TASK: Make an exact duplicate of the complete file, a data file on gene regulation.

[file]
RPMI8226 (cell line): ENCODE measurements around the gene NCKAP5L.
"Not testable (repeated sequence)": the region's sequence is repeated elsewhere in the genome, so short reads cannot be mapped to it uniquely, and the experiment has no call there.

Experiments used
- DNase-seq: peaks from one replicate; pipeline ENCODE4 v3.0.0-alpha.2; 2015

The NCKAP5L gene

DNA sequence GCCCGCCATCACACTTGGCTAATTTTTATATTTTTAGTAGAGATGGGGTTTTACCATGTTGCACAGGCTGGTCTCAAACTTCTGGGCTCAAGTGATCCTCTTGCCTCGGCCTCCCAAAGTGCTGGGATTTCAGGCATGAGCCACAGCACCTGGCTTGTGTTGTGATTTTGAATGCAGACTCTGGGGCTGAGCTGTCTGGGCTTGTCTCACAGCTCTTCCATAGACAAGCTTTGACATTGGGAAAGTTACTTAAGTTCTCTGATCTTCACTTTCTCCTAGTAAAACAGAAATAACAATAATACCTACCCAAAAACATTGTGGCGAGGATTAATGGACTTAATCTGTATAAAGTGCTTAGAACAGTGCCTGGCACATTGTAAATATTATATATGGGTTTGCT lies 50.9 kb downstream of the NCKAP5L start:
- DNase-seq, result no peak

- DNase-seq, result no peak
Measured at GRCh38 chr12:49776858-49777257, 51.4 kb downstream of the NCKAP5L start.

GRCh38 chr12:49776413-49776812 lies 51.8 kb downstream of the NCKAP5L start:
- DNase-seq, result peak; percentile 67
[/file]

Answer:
RPMI8226 (cell line): ENCODE measurements around the gene NCKAP5L.
"Not testable (repeated sequence)": the region's sequence is repeated elsewhere in the genome, so short reads cannot be mapped to it uniquely, and the experiment has no call there.

Experiments used
- DNase-seq: peaks from one replicate; pipeline ENCODE4 v3.0.0-alpha.2; 2015

The NCKAP5L gene

DNA sequence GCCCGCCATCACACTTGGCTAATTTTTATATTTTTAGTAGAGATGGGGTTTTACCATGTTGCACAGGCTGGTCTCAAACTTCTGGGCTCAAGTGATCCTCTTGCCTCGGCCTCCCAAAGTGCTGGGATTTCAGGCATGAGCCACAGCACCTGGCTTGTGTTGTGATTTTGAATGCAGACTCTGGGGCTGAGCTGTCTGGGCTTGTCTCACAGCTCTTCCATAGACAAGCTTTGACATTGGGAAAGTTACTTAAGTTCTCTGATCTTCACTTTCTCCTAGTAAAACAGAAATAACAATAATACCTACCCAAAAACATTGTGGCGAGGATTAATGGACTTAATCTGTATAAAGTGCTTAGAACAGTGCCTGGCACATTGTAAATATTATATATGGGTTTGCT lies 50.9 kb downstream of the NCKAP5L start:
- DNase-seq, result no peak

- DNase-seq, result no peak
Measured at GRCh38 chr12:49776858-49777257, 51.4 kb downstream of the NCKAP5L start.

GRCh38 chr12:49776413-49776812 lies 51.8 kb downstream of the NCKAP5L start:
- DNase-seq, result peak; percentile 67